Working in a fast-paced environment is the norm for nurses, and every minute that passes could be the difference between life and death.
Reviewing research and determining if and how it applies to real clinical situations is a challenging yet vital part of the nurse’s role. The knowledge gained from critically reviewing research evidence allows nurses to effectively prioritize interventions and ensure the best patient outcomes.
Renee Twibell, Melissa Jarvis and Abby Schmitz are presenting the session “When Minutes Matter: Empowering Nurses to Accurately and Quickly Evaluate Research Evidence,” Thursday, 11:45 a.m.-1 p.m., in GRB, room 360D.
Twibell says the session offers a practical guide for busy nurses who want to learn how to quickly evaluate research studies and determine whether a study is rigorous and if it can be applied in practice. “This will be a classical approach to evaluating research,” Twibell says. “We will be looking at four methods: the sampling plan, the study design, instrumentation and data analysis.”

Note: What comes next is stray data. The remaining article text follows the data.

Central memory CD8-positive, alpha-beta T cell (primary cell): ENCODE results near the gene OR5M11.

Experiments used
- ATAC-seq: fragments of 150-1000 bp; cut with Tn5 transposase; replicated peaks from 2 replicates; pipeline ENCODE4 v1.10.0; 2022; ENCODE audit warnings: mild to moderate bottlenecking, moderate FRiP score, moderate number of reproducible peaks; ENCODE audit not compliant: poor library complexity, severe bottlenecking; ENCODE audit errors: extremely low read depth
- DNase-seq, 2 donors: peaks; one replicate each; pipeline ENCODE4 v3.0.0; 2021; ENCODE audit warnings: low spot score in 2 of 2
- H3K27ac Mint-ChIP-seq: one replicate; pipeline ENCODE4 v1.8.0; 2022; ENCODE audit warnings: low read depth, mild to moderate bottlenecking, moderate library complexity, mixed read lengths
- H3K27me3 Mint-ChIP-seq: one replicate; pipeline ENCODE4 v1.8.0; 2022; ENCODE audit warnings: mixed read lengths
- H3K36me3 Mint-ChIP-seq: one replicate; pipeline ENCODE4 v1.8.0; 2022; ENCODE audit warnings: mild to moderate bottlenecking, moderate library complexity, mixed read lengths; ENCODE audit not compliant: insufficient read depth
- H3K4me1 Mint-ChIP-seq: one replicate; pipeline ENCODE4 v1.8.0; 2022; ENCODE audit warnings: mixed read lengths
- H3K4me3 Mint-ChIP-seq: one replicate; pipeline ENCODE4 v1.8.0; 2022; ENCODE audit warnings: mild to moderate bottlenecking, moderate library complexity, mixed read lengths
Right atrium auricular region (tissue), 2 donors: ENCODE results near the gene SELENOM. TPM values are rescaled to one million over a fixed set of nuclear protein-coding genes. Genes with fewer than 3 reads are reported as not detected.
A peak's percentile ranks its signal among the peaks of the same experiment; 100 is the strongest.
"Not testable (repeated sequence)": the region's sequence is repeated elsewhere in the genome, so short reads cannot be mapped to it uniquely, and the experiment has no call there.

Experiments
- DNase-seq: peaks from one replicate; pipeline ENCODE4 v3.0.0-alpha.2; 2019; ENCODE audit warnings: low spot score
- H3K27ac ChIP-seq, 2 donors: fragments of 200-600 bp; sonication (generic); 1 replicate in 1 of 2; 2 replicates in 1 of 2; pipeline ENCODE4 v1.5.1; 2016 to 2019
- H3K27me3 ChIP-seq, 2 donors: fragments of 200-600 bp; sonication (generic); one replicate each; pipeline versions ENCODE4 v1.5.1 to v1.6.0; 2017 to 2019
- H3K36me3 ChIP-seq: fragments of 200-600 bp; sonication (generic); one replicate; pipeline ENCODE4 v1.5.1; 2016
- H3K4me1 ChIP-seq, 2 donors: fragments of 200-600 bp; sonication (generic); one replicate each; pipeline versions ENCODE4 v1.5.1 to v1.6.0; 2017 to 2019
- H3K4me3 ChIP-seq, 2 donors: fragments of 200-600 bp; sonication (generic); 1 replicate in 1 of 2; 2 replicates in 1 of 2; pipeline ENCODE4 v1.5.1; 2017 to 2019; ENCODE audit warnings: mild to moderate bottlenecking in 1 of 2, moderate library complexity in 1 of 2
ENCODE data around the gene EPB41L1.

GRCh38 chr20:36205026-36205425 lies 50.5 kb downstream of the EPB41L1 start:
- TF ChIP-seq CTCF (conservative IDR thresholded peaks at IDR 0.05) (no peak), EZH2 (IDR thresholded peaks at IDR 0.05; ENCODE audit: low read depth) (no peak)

Twibell, Jarvis and Schmitz will describe effective strategies for sample selection and the elements of a well-designed research project. The speakers will also explain measurement tools and the key statistical tests used in data analysis. The session will encourage participants to critique research that is relevant to critical care practice.
“If nurses can pick out the highest level of evidence — the best evidence — on a question or a topic [while in practice], it saves them time, it saves them energy and they can read the best evidence instead of wasting time with some of the lower levels of evidence,” Twibell says. “Anything that saves the nurse time and energy, and has the potential to improve practice, will be valuable.”